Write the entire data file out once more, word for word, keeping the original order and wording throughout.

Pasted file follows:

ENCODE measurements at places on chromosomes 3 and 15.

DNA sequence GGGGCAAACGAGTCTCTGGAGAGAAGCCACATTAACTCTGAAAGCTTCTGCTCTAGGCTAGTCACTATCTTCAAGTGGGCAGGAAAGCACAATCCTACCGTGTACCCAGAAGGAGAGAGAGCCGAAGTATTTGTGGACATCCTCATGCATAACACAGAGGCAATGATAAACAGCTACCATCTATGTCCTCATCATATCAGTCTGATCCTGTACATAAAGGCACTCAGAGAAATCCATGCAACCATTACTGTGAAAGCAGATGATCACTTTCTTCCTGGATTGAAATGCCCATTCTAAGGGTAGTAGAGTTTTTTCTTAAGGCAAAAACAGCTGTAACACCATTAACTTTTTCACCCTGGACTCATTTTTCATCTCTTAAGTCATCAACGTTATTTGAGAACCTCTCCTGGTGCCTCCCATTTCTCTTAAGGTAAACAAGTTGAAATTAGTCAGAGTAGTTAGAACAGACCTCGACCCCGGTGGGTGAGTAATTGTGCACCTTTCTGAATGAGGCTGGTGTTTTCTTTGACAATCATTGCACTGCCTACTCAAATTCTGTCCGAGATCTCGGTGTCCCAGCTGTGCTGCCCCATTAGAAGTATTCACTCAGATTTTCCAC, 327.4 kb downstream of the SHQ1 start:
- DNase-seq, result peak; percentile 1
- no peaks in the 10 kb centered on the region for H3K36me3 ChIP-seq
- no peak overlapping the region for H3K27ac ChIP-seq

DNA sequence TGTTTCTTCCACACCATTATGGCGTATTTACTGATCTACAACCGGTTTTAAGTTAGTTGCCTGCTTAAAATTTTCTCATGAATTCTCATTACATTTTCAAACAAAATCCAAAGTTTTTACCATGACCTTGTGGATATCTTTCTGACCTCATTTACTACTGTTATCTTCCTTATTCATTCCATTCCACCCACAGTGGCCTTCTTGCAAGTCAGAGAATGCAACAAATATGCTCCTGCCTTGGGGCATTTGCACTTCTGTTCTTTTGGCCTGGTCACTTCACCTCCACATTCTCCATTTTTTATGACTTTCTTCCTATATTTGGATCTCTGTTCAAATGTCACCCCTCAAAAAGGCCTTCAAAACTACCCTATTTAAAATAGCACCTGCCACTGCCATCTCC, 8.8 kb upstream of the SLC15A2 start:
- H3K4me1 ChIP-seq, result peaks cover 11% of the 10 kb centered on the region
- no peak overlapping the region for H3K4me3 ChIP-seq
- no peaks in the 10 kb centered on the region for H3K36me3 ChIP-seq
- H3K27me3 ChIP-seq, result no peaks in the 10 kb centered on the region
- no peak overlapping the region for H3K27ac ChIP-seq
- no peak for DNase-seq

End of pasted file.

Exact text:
ENCODE measurements at places on chromosomes 3 and 15.

DNA sequence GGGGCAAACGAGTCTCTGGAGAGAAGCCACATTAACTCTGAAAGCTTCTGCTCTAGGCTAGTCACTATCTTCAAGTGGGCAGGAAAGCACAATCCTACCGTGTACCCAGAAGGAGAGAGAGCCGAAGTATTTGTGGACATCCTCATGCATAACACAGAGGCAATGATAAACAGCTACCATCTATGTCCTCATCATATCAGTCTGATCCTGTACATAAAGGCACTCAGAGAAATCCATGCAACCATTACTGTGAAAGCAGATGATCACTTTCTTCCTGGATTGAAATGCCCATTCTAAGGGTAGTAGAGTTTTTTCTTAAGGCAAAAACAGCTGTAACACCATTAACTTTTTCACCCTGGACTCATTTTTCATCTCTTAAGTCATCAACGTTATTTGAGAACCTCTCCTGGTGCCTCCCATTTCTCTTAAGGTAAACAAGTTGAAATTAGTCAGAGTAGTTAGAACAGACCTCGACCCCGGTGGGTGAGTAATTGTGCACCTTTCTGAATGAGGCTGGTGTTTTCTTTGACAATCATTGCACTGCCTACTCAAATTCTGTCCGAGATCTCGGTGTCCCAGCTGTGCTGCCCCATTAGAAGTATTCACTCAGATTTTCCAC, 327.4 kb downstream of the SHQ1 start:
- DNase-seq, result peak; percentile 1
- no peaks in the 10 kb centered on the region for H3K36me3 ChIP-seq
- no peak overlapping the region for H3K27ac ChIP-seq

DNA sequence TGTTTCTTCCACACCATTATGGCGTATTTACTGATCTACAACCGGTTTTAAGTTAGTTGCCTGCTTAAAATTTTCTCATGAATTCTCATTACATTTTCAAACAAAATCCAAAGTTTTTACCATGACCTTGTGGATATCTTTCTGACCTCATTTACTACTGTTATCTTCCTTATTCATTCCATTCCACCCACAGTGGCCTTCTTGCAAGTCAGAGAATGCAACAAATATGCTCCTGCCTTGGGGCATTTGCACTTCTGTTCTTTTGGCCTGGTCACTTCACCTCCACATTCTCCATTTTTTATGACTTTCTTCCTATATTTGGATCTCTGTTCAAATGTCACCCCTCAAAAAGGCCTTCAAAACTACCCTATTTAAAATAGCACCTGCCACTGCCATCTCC, 8.8 kb upstream of the SLC15A2 start:
- H3K4me1 ChIP-seq, result peaks cover 11% of the 10 kb centered on the region
- no peak overlapping the region for H3K4me3 ChIP-seq
- no peaks in the 10 kb centered on the region for H3K36me3 ChIP-seq
- H3K27me3 ChIP-seq, result no peaks in the 10 kb centered on the region
- no peak overlapping the region for H3K27ac ChIP-seq
- no peak for DNase-seq